'We went places you can’t get in with a tractor' - Irish Red Cross 4x4 ambulance responds to 23 call outs in south east in two days
One Irish Red Cross 4x4 ambulance in the south east has been involved in 23 call outs in just two days as that part of country bears the brunt of Storm Emma.
A spokesperson for the Irish Red Cross told Independent.ie that between Friday and Saturday, the Enniscorthy-based vehicle dealt with a number of serious incidents in the region.
These call-outs covered;
- a medical emergency to Wexford General Hospital
- a fall to Wexford General Hospital
- a fracture to Waterford University Hospital
- 16 transports to the dialysis unit
- 4 transports of key nursing staff to Wexford General Hospital
This was all completed by one four-wheel-drive ambulance manned by three Irish Red Cross volunteers.
Paddy Redmond, Irish Red Cross Area Director of Units for Wexford said: "We’re down here doing the best we can. The four-wheel-drive ambulance has been all over the place. It’s the star of the show. We went places you can’t get in with a tractor!
"We finished at a quarter to 11 last night having started at 7.30am. On Friday we started at 6.30am. There was a medical emergency the other day, a fracture and a fall, and they all had to be transported to hospital. And they were just some of the call-outs. It’s just me and two drivers, it’s been very difficult. But that’s what we’re here for."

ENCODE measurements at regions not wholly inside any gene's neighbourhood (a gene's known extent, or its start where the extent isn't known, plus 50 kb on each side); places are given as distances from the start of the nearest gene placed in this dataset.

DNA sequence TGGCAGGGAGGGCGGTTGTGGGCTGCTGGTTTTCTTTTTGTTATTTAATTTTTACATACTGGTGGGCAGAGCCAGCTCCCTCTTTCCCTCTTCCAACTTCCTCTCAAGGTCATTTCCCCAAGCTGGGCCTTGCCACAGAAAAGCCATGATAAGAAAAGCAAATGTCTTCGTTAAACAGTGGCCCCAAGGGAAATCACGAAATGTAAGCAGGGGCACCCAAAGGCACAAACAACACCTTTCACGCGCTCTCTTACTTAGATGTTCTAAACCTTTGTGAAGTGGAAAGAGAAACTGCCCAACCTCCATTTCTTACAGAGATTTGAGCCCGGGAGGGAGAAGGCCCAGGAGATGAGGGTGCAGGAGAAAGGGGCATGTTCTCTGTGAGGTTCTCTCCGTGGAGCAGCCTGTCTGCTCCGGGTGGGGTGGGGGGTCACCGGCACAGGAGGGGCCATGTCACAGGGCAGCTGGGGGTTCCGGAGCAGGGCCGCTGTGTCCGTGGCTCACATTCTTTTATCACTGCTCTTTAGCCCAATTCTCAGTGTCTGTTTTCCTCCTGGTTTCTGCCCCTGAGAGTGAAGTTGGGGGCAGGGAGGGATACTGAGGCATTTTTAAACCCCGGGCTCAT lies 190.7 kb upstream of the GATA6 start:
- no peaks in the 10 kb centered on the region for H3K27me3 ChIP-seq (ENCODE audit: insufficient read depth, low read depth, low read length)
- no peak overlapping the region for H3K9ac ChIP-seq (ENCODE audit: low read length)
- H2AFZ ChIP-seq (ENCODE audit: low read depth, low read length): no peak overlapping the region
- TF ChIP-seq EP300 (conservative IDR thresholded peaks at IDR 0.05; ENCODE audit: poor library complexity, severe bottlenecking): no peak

According to the Red Cross' National Director of Units Tony Lawlor, the severe snowfall that affected Wexford is the worst since the 1947 snowfall and that led to particular challenges faced by the National Ambulance Service in Wexford, mainly due to the severe access restrictions in many parts of the county.
Nationally the Irish Reed Cross has dealt with almost 150 call outs since Friday.
Wexford remains one of the worst affected counties and Taoiseach Leo Varadkar is visiting the county today.
Schools in the worst affected parts of the county are not expected to open tomorrow, while power outages and flooding risks remain.